That'd never fly.
But it's a good start.
Banks know about secure hardware. Vendors who sell to banks know about secure hardware because the banks make sure they know about secure hardware. When a vendor won't meet a bank's physical security test, the bank is just as likely to elsewhere.
I'm beginning to think that Diebold's problem isn't really that they make insecure voting machines, but that because we know they make ATMs (which are secure), we're expecting them to also make secure voting machines.
Perhaps there is a way to combine the ATM-like security in an ATM-like way with voting. What if each vote costs you a dollar at voting time? Put your dollar bill/coin in and direct which box it falls in. With all funds going to the candidate, win, lose or draw? Then Joe Public would be really interested in the security being right. If you made the boxes transparant, you could see which candidate is winning with a glance. The voter would want to see their dollar getting into the right box, too. And 'cause it's real money, the counting would be secured and all parties would be interested in getting right...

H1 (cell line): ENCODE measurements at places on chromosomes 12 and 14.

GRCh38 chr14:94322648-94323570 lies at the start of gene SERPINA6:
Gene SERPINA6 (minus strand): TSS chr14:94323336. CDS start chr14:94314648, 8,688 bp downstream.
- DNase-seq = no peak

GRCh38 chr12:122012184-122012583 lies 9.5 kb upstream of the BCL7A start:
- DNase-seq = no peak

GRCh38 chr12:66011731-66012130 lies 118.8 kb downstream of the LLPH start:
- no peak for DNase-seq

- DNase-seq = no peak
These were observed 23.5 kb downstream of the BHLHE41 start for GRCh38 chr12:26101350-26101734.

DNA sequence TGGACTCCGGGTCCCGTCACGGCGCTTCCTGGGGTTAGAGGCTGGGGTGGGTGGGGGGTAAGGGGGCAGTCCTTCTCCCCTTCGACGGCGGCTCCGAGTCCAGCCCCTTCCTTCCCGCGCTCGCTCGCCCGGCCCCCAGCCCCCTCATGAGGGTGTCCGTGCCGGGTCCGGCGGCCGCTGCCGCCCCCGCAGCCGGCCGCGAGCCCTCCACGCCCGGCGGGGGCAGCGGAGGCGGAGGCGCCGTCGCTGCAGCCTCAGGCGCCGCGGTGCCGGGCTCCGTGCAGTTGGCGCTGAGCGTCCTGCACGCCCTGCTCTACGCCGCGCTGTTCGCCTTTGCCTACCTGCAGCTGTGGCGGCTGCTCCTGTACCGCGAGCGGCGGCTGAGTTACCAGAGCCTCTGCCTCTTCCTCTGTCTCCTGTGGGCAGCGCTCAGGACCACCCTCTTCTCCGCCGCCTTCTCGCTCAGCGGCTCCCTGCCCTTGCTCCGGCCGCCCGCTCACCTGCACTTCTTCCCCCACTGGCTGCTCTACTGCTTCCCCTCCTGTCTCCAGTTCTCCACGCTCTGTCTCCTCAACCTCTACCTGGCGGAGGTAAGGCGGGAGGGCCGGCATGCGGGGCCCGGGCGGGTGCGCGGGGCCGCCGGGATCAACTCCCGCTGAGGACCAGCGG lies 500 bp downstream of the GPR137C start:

Hmm. Sounds an awful lot like paper ballots. That wasn't intentional, I swear! :-)
Is it enough to love
Is it enough to breathe
Somebody rip my heart out
And leave me here to bleed
Is it enough to die
Somebody save my life
I'd rather be Anything but Ordinary
-- "Anything but Ordinary" by Avril Lavigne.
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